Other critics, however, who agreed that the dialogue is realistic, found fault elsewhere. Kenneth Tynan, writing in 1960, and quoted in File on Pinter, commented on Pinter’s realism. “Time and again,” Tynan wrote, “without the least departure from authenticity, Mr. Pinter exposes the vague, repetitive silliness of lower-class conversation.” Yet Tynan suggested a certain cruelty in the quality
of Pinter’s dialogue. “One laughs in recognition,” he wrote, “but one’s laughter is tinged with snobbism.”
Alan Brien, writing for the Spectator in 1960 (also quoted in File on Pinter) disagreed, arguing that Pinter’s characters are like the members of the audience. The critic emphasized that this aspect is an improvement over Pinter’s earlier plays: “His characters are now people rooted in a world of insurance stamps, and contemporary wallpaper, and mental asylums. They are still lost in mazes of self-deception, isolated behind barricades of private language, hungry at the smell of the next man’s weakness—in other words, just like us.”
The Caretaker continues to be considered a classic of modern drama by most critics, but in recent years, some complaints about the play have been voiced. Kitty Mrosovsky, writing of a 1981 production and quoted in File on Pinter, once again compared the play to Waiting for Godot, but not favorably: “It has dated in a way that the earlier Waiting for Godot (1955) has not . . . Not that the tramps nowadays are any fewer, nor the derelict attics with their buckets to catch the drips. But the Page 33 | Top of Articlepatina of social comment can almost be peeled off the play’s core, leaving at most a wry proposition about the purgatory of sharing a bedroom with your neighbor.”
Critic Elizabeth Sakellaridou, in her book Pinter’s Female Portraits, faulted the play on feminist grounds. Sakellaridou noted that the women mentioned in the play never appear onstage, and so “they reflect the idiosyncrasies and moods of the three male characters, and therefore, they are highly subjective creations which can hardly be identified as real people.” Sakellaridou went on to suggest that the characterization of women in the play reflects a negative attitude in general on the part of Pinter. The text of the play, she noted, “reveals mistrust and fear, abuse and contempt for women.”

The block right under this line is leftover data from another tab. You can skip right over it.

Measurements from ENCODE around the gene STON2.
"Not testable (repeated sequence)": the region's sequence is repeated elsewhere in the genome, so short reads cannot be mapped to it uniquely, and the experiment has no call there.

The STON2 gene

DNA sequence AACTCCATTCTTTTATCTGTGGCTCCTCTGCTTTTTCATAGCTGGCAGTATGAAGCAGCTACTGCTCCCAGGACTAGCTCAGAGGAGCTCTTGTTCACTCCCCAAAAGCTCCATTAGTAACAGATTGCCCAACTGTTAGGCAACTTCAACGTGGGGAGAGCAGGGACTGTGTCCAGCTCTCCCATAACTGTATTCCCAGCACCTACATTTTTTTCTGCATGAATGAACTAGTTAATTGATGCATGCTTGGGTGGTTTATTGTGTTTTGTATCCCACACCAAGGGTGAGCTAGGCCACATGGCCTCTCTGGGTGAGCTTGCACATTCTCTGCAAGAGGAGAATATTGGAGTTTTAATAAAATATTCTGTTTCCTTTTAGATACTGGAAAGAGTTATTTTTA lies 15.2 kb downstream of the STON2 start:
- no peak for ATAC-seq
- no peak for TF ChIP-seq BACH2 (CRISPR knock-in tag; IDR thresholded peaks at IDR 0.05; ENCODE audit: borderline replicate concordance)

It is not only feminists who see global problems with Pinter’s play. Bernard Levin, writing of a 1977 production (quoted in File on Pinter), found little redeeming value in the play at all and spoke of the “emptiness, weightlessness, and triviality” of The Caretaker. “We come out exactly the same people as we were when we entered,” he continued. “We have been entertained . . . we have not been bored. But we have advanced our understanding and our humanity not a whit.” Levin further suggested that the great praise the play has received has been undeserved: “The needle is sharp, the thread fine, the material sumptuous, the seamstress the best. But the Emperor’s clothes do not exist.”
By his reference to the traditional tale of the emperor’s new clothes, Levin acknowledged the high esteem in which the play is held. In spite of such criticism as his, The Caretaker continues to inspire numerous revivals as well as much critical attention. Although the play is not without its detractors, most critics of modern drama consider The Caretaker a contemporary classic.
Cross is a Ph.D. candidate specializing in modern drama. In this essay, she discusses Aston’s motivations in his relationship with Davies.
Numerous critics have said that much of the action of The Caretaker is dominated by the characters’ struggle for power over one another. As Michael Billington remarked in his book The Life and Work of Harold Pinter, “Power is the theme: dominate or be dominated.” Pinter shows, Billington continued, “that life is a series of negotiations for advantage in which everything comes into play.” Indeed, in The Caretaker, this often seems to be the case. Davies tries to play Aston and Mick against each other as he struggles to establish a foothold in the room. Mick maintains power over Davies by physical as well as verbal assaults. And at the end of the play, Aston exerts his power by forcing Davies to leave; the struggle for power is a dominant theme in the play.